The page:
Dozy chaos emerges as a combined effect of the collective chaotic motion of electrons and nuclei, and their chaotic electromagnetic interactions in the transient state of molecules experiencing quantum transitions. Following earlier discussions of the well-known Brnsted relations for proton-transfer reactions; the temperature-dependent electron transfer in Langmuir-Blodgett films; the shape of the optical bands of polymethine dye monomers, their dimers, and J-aggregates, this paper reports one more application of the dozy-chaos theory of molecular quantum transitions. The qualitative and quantitative explanations for shape of a narrow and blue-shifted optical absorption band in H*-aggregates is given on the basis of the dozy-chaos theory by taking into account the dozy-chaos-exciton coupling effect. It is emphasized that in the H*-aggregate chromophore (dimer of cyclic bis-thiacarbocyanines) there is a competition between two Frenkel exciton transitions through the chaotic reorganization motion of nuclear environment. As a result, the highly organized quantum transition to the upper exciton state becomes an exciton-induced source of dozy chaos for the low organized transition to the lower exciton state. This manifests itself in appearing the narrow peak and broad wing in the optical spectrum pattern of H*-aggregates. A similar enhancement in the H*-effect caused by the strengthening of the exciton coupling in H*-dimers, which could be achieved by synthesizing tertiary and quarternary thiacarbocyanine monomers, is predicted.

  16. The effect of timing noise on targeted and narrow-band coherent searches for continuous gravitational waves

    E-print Network

    G. Ashton; D. I. Jones; R. Prix

    2014-10-29

    Most continuous gravitational-wave searches use Taylor expansions in the phase to model the spindown of neutron stars. Studies of pulsars demonstrate that their electromagnetic (EM) emissions suffer from timing noise, small deviations in the phase from Taylor expansion models. How the mechanism producing EM emission is related to any continuous gravitational-wave (CW) emission is unknown; if they either interact or are locked in phase then the CW will also experience timing noise. Any disparity between the signal and the search template used in matched filtering methods will result in a loss of signal-to-noise ratio (SNR), referred to as 'mismatch'. In this work we assume the CW suffers a similar level of timing noise to its EM counterpart. We inject and recover fake CW signals, which include timing noise generated from observational data on the Crab pulsar. Measuring the mismatch over durations of order ~ 10 months, the effect is for the most part found to be small. This suggests recent so-called 'narrow-band' searches which placed upper limits on the signals from the Crab and Vela pulsars will not be significantly affected. At a fixed observation time, we find the mismatch depends upon the observation epoch. Considering the averaged mismatch as a function of observation time, we find that it increases as a power law with time, and so may become relevant in long baseline searches.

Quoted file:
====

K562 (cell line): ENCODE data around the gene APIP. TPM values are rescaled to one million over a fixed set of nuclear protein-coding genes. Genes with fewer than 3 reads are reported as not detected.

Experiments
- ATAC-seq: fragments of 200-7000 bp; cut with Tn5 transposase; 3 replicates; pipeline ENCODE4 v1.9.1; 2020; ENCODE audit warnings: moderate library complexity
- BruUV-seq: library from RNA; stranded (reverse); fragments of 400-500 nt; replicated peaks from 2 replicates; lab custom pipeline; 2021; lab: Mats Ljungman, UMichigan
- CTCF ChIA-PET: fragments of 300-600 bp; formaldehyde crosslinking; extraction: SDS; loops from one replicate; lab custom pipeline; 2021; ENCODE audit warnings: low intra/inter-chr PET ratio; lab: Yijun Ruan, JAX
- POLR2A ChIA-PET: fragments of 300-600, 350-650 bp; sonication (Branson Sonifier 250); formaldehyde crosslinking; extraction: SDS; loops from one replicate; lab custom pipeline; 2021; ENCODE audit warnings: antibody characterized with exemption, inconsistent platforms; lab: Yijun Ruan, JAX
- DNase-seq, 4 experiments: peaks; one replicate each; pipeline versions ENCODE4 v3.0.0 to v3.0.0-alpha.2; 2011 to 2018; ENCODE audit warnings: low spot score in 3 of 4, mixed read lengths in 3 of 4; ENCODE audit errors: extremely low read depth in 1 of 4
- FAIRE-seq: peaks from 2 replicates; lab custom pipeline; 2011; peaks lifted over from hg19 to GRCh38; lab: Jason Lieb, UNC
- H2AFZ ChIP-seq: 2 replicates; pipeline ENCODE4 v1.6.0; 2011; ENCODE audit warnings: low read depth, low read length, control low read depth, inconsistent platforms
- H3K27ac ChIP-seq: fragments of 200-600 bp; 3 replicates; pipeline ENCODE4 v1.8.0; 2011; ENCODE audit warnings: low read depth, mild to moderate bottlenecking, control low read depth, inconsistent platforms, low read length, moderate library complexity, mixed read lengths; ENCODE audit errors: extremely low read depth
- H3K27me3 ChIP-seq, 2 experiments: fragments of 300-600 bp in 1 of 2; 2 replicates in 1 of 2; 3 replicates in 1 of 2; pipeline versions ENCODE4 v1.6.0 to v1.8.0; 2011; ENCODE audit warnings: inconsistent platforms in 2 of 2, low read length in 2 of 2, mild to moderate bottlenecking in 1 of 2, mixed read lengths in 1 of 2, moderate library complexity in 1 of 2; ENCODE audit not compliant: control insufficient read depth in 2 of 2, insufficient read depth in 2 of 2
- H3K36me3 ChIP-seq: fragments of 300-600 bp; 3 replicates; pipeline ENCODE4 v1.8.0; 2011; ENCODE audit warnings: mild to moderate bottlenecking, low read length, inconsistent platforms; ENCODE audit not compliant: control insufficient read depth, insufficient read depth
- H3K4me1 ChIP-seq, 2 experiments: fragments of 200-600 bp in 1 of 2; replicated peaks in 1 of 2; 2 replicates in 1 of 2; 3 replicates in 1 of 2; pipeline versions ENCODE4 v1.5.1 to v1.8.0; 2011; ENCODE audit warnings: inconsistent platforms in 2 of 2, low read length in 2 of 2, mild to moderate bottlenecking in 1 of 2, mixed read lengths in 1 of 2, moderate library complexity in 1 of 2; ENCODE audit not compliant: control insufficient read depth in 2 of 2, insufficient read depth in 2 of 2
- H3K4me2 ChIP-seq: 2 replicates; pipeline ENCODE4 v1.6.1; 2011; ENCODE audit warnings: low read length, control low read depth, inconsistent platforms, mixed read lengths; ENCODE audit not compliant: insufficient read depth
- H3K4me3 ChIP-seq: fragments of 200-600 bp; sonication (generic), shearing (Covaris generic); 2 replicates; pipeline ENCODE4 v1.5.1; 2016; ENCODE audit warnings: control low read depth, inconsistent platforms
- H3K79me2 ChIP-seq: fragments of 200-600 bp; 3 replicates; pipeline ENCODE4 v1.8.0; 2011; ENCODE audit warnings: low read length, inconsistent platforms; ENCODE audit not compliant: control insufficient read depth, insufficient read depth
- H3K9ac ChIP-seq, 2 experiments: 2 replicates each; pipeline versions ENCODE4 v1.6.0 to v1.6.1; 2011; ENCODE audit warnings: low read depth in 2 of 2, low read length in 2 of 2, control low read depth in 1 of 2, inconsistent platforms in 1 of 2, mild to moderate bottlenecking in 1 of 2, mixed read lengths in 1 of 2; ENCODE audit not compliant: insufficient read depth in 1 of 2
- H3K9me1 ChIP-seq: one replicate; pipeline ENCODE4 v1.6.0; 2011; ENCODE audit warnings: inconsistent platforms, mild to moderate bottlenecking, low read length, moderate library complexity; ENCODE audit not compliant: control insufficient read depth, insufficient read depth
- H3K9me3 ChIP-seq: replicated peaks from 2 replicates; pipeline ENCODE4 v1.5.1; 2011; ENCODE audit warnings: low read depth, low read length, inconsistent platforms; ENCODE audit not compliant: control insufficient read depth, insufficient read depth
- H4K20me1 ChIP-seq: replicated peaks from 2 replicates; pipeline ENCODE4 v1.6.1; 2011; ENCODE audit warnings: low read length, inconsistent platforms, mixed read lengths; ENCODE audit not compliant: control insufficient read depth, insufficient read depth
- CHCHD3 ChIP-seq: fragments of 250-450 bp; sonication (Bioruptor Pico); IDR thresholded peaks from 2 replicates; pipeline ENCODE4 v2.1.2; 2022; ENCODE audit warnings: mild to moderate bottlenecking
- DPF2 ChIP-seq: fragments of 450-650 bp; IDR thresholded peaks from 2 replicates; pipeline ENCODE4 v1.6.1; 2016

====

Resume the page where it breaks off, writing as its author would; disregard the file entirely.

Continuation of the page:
17. Effect of timing noise on targeted and narrow-band coherent searches for continuous gravitational waves from pulsars

    NASA Astrophysics Data System (ADS)

    Ashton, G.; Jones, D. I.; Prix, R.

    2015-03-01

    Most searches for continuous gravitational waves from pulsars use Taylor expansions in the phase to model the spin-down of neutron stars. Studies of pulsars demonstrate that their electromagnetic (EM) emissions suffer from timing noise, small deviations in the phase from Taylor expansion models. How the mechanism producing EM emission is related to any continuous gravitational-wave (CW) emission is unknown; if they either interact or are locked in phase, then the CW will also experience timing noise. Any disparity between the signal and the search template used in matched filtering methods will result in a loss of signal-to-noise ratio, referred to as "mismatch." In this work we assume the CW suffers a level of timing noise similar to its EM counterpart. We inject and recover fake CW signals, which include timing noise generated from observational data on the Crab pulsar. Measuring the mismatch over durations of order 10 months, the effect is, for the most part, found to be small. This suggests recent so-called "narrow-band" searches which placed upper limits on the signals from the Crab and Vela pulsars will not be significantly affected. At a fixed observation time, we find the mismatch depends upon the observation epoch. Considering the averaged mismatch as a function of observation time, we find that it increases as a power law with time, and so may become relevant in long baseline searches.

  18. Narrow-band double-pass superluminescent diodes emitting at 1060 nm

    SciTech Connect

    Lobintsov, A A; Perevozchikov, M V; Shramenko, M V [Superlum Diodes Ltd., Moscow (Russian Federation); Yakubovich, S D [Moscow State Institute of Radio-Engineering, Electronics and Automation (Technical University), Moscow (Russian Federation)

    2009-09-30

    Experimental data are presented which show that double-pass superluminescent diodes (SLDs) with fibre Bragg grating (FBG) based spectrally selective external reflectors offer emission linewidths in the range 0.1-1.0 nm, i.e., one to two orders of magnitude narrower in comparison with conventional SLDs and considerably broader in comparison with single-frequency semiconductor lasers. Their optical power at the single-mode fibre output reaches 5.0-8.0 mW, and can be raised to 50 mW using a semiconductor optical amplifier. (lasers)

  19. Identification and extraction of photometric redshifts of quasars with narrow-band filters